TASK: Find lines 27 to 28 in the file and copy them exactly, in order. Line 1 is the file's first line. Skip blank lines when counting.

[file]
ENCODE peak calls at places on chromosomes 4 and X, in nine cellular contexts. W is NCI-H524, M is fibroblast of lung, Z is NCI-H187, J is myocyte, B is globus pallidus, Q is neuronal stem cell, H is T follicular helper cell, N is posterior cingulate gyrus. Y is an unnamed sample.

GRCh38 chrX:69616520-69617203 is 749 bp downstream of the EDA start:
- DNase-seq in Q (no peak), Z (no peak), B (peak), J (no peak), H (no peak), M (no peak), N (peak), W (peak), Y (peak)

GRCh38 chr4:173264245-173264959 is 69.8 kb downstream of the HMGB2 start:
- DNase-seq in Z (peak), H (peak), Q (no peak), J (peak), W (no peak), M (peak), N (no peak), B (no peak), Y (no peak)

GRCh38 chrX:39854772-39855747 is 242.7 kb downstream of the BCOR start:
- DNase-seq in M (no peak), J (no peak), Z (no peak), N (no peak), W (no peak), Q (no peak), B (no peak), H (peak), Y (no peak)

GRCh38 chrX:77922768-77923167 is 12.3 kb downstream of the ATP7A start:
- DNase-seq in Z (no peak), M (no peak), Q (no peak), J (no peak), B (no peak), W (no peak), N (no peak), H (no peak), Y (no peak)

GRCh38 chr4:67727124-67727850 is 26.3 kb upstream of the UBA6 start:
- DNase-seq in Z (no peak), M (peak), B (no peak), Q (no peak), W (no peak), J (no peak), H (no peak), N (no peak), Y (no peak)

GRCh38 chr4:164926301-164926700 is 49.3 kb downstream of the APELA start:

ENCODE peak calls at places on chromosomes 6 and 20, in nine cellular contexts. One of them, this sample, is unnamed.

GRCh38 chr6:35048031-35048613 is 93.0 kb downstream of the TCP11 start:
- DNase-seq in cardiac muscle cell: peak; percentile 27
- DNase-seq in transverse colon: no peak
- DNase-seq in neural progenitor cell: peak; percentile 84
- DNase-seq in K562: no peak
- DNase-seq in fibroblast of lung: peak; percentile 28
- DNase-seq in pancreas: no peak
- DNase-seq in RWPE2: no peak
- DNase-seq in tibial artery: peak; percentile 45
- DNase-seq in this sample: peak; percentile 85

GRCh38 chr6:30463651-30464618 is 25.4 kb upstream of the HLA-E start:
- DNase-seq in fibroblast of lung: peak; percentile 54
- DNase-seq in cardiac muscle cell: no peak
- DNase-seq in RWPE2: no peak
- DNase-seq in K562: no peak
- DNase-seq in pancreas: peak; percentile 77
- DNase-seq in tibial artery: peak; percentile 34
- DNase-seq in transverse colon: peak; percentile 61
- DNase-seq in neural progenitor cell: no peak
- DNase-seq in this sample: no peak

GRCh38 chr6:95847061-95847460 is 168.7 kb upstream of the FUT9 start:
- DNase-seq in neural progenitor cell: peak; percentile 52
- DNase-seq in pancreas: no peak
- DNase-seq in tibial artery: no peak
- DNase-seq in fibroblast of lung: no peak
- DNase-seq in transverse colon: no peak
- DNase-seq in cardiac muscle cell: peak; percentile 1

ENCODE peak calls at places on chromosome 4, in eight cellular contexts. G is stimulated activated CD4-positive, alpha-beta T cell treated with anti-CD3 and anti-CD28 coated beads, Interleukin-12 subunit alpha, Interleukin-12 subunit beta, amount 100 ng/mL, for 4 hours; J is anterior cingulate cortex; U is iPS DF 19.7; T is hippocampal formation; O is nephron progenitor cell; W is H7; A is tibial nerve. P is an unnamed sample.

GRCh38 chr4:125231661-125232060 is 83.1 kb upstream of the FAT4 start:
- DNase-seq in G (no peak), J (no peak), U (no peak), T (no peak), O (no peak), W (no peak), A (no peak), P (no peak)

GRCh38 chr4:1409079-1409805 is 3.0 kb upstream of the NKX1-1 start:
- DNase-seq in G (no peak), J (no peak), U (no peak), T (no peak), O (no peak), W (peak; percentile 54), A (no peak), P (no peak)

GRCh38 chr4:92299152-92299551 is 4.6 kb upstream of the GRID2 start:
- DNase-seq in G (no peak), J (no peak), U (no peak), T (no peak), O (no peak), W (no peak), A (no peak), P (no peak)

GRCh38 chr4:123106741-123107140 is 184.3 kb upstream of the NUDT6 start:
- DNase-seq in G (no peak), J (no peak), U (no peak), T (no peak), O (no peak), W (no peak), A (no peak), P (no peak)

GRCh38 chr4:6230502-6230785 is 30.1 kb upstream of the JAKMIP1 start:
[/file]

- DNase-seq in RWPE2: no peak
- DNase-seq in K562: no peak